Join Date
    May 2009
    Location
    Munich
    Posts
    4,031
    You are missing something

    Even if there was only one machine:
    Letīs look at an example usecase: "Add a new virtualhost to a webserver"

    - So you edit dns and reload it (There is only one machine, so dns is on it)
    - You create a document root and set permissions
    - You copy content to DocRoot and set permissions
    - You add the virtualhost to the webserver and reload it

    These changes belong together, they form a changeset.
    Because they only make sense in combination.

    Additionally, you want to know who, why and when a changeset was done.
    You also want to have not only one backup, but all changes available.

    Now scale that to 10 machines. Or 100, 1000..
    Not only can git track the what, who, when and why, but puppet/chef/ansible will execute the very same change on any number of machines.

    I agree, that the initial learning curve can be high, but well worth the effort.
    You must always face the curtain with a bow.

  11. #10
    -->
    Quote Originally Posted by Irithori View Post
    You are missing something

    Even if there was only one machine:
    Letīs look at an example usecase: "Add a new virtualhost to a webserver"

    - So you edit dns and reload it (There is only one machine, so dns is on it)
    - You create a document root and set permissions
    - You copy content to DocRoot and set permissions
    - You add the virtualhost to the webserver and reload it

    These changes belong together, they form a changeset.
    Because they only make sense in combination.

    Additionally, you want to know who, why and when a changeset was done.
    You also want to have not only one backup, but all changes available.

    Now scale that to 10 machines. Or 100, 1000..
    Not only can git track the what, who, when and why, but puppet/chef/ansible will execute the very same change on any number of machines.

    I agree, that the initial learning curve can be high, but well worth the effort.
    Very belated response lol, I know, but I'm 100% in agreement with that, although vSphere (along with the clients installed on every vm) takes care of that for me- albeit not for a discount when they charge per CPU and count logical processors as CPUs (which I have to say, really requires you to put unnecessary thought into the CPU config of your servers- like, how many VMs exactly will we need, now let's weigh the performance cost of less parallelism in turn for more speed per thread, should we get a few K-series nVidia Teslas for $48,000 since they're license free etc. and since 90% of the workloads run either asynchronous and/or perfectly multi-threaded, normally I'd opt for maximum logical cores, to allow more flexibility in allocation of logical cores to VMs for max efficiency in allocation. On the other hand, I've literally resorted to X99 and X299 Hexacore Core-series processors mounted in supermicro rack units and turn off HT, for any 32-bit applications, since the free license allows 1 logical processor per VM, and there isn't a Xeon on the market that has virtualization extensions that can run a VM off a single of its logical cores- I mean one of my R730s has 72 logical processors, try running anything on one of those and it's maxed NUMA CPU usage 100% of the time... I was thinking of just saying fck it and going with the free linux hypervisor from here on out, but I don't want a heterogeneous enviroment).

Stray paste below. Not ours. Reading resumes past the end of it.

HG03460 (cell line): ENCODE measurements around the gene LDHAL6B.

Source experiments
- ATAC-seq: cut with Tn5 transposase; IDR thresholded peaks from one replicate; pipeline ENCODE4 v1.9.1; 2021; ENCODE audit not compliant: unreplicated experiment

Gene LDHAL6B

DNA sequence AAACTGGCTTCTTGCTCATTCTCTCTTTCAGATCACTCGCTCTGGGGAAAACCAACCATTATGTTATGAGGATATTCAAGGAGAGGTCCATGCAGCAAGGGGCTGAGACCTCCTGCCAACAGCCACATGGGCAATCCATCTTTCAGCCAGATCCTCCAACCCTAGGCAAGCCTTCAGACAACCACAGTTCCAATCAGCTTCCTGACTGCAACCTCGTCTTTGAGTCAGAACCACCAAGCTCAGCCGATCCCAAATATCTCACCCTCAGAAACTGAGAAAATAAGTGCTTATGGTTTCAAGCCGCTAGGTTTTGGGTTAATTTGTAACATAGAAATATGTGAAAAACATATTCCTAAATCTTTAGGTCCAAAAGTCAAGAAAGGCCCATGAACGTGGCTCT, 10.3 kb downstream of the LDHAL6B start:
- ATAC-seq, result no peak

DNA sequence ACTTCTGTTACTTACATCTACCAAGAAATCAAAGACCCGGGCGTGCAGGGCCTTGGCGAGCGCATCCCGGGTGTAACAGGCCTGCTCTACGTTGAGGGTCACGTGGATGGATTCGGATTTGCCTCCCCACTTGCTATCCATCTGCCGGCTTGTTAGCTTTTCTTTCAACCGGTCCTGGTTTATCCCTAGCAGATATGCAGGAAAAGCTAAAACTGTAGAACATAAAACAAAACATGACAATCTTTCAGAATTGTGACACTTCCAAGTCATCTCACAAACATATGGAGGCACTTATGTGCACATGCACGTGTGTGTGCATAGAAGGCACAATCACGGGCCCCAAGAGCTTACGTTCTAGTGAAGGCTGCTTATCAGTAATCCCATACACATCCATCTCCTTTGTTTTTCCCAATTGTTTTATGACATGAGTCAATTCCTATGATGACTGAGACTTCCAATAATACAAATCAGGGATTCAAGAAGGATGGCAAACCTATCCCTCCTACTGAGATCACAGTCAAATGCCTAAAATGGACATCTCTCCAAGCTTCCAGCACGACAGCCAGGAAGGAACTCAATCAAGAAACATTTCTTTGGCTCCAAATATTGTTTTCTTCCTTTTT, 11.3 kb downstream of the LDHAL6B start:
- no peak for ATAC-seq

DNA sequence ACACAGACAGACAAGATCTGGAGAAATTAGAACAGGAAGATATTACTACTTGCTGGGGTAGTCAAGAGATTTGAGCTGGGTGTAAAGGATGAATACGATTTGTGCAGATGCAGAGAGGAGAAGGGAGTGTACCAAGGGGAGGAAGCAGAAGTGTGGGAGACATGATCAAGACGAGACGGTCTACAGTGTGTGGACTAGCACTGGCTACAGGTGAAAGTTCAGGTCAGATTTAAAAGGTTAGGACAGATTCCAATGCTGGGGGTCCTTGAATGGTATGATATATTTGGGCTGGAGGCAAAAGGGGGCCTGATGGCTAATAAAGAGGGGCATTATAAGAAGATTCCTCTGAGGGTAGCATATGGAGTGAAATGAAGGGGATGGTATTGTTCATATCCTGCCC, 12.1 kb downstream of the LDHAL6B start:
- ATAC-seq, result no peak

Sorry about the rant- I just have kinda grown to hate VMware and their GPL violating asses.

    Back to the topic at hand. You're definitely correct in that use case, my answer was just answering exactly as the question was phrased.

    Sent from my SM-N960U using Tapatalk

Posting Permissions

  • You may not post new threads
  • You may not post replies
  • You may not post attachments
  • You may not edit your posts
  •